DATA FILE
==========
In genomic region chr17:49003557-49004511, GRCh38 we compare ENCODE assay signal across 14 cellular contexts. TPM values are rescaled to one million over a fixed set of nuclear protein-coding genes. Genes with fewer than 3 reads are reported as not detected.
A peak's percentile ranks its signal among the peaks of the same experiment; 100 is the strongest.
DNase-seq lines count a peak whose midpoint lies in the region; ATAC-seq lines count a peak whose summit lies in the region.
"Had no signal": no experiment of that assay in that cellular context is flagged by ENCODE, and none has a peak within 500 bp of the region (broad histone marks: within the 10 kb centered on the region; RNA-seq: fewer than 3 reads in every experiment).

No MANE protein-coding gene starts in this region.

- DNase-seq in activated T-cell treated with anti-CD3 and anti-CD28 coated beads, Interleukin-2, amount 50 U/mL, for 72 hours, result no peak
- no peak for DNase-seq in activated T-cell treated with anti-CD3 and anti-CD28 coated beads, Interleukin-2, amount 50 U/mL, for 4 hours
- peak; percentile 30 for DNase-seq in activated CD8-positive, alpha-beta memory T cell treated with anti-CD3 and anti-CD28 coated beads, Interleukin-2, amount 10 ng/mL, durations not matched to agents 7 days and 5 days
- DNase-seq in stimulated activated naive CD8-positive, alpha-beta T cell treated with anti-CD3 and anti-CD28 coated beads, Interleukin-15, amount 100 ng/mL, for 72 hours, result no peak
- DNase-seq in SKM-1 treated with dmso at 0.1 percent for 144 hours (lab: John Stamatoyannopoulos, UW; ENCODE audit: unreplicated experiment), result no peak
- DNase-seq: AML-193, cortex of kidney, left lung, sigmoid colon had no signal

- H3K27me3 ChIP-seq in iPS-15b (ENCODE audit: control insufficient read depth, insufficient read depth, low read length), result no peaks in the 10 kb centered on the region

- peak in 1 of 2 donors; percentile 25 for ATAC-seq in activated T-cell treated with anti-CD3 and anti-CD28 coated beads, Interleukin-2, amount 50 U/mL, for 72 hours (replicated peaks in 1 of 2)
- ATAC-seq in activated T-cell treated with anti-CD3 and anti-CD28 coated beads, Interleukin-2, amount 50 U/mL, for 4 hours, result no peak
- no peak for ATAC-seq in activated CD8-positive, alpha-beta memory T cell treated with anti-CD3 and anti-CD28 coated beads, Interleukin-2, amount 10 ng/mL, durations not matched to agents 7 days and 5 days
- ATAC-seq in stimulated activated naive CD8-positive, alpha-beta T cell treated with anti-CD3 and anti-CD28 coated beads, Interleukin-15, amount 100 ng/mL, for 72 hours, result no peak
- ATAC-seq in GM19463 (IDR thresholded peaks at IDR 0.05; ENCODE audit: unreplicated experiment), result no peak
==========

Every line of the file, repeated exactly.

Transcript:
In genomic region chr17:49003557-49004511, GRCh38 we compare ENCODE assay signal across 14 cellular contexts. TPM values are rescaled to one million over a fixed set of nuclear protein-coding genes. Genes with fewer than 3 reads are reported as not detected.
A peak's percentile ranks its signal among the peaks of the same experiment; 100 is the strongest.
DNase-seq lines count a peak whose midpoint lies in the region; ATAC-seq lines count a peak whose summit lies in the region.
"Had no signal": no experiment of that assay in that cellular context is flagged by ENCODE, and none has a peak within 500 bp of the region (broad histone marks: within the 10 kb centered on the region; RNA-seq: fewer than 3 reads in every experiment).

No MANE protein-coding gene starts in this region.

- DNase-seq in activated T-cell treated with anti-CD3 and anti-CD28 coated beads, Interleukin-2, amount 50 U/mL, for 72 hours, result no peak
- no peak for DNase-seq in activated T-cell treated with anti-CD3 and anti-CD28 coated beads, Interleukin-2, amount 50 U/mL, for 4 hours
- peak; percentile 30 for DNase-seq in activated CD8-positive, alpha-beta memory T cell treated with anti-CD3 and anti-CD28 coated beads, Interleukin-2, amount 10 ng/mL, durations not matched to agents 7 days and 5 days
- DNase-seq in stimulated activated naive CD8-positive, alpha-beta T cell treated with anti-CD3 and anti-CD28 coated beads, Interleukin-15, amount 100 ng/mL, for 72 hours, result no peak
- DNase-seq in SKM-1 treated with dmso at 0.1 percent for 144 hours (lab: John Stamatoyannopoulos, UW; ENCODE audit: unreplicated experiment), result no peak
- DNase-seq: AML-193, cortex of kidney, left lung, sigmoid colon had no signal

- H3K27me3 ChIP-seq in iPS-15b (ENCODE audit: control insufficient read depth, insufficient read depth, low read length), result no peaks in the 10 kb centered on the region

- peak in 1 of 2 donors; percentile 25 for ATAC-seq in activated T-cell treated with anti-CD3 and anti-CD28 coated beads, Interleukin-2, amount 50 U/mL, for 72 hours (replicated peaks in 1 of 2)
- ATAC-seq in activated T-cell treated with anti-CD3 and anti-CD28 coated beads, Interleukin-2, amount 50 U/mL, for 4 hours, result no peak
- no peak for ATAC-seq in activated CD8-positive, alpha-beta memory T cell treated with anti-CD3 and anti-CD28 coated beads, Interleukin-2, amount 10 ng/mL, durations not matched to agents 7 days and 5 days
- ATAC-seq in stimulated activated naive CD8-positive, alpha-beta T cell treated with anti-CD3 and anti-CD28 coated beads, Interleukin-15, amount 100 ng/mL, for 72 hours, result no peak
- ATAC-seq in GM19463 (IDR thresholded peaks at IDR 0.05; ENCODE audit: unreplicated experiment), result no peak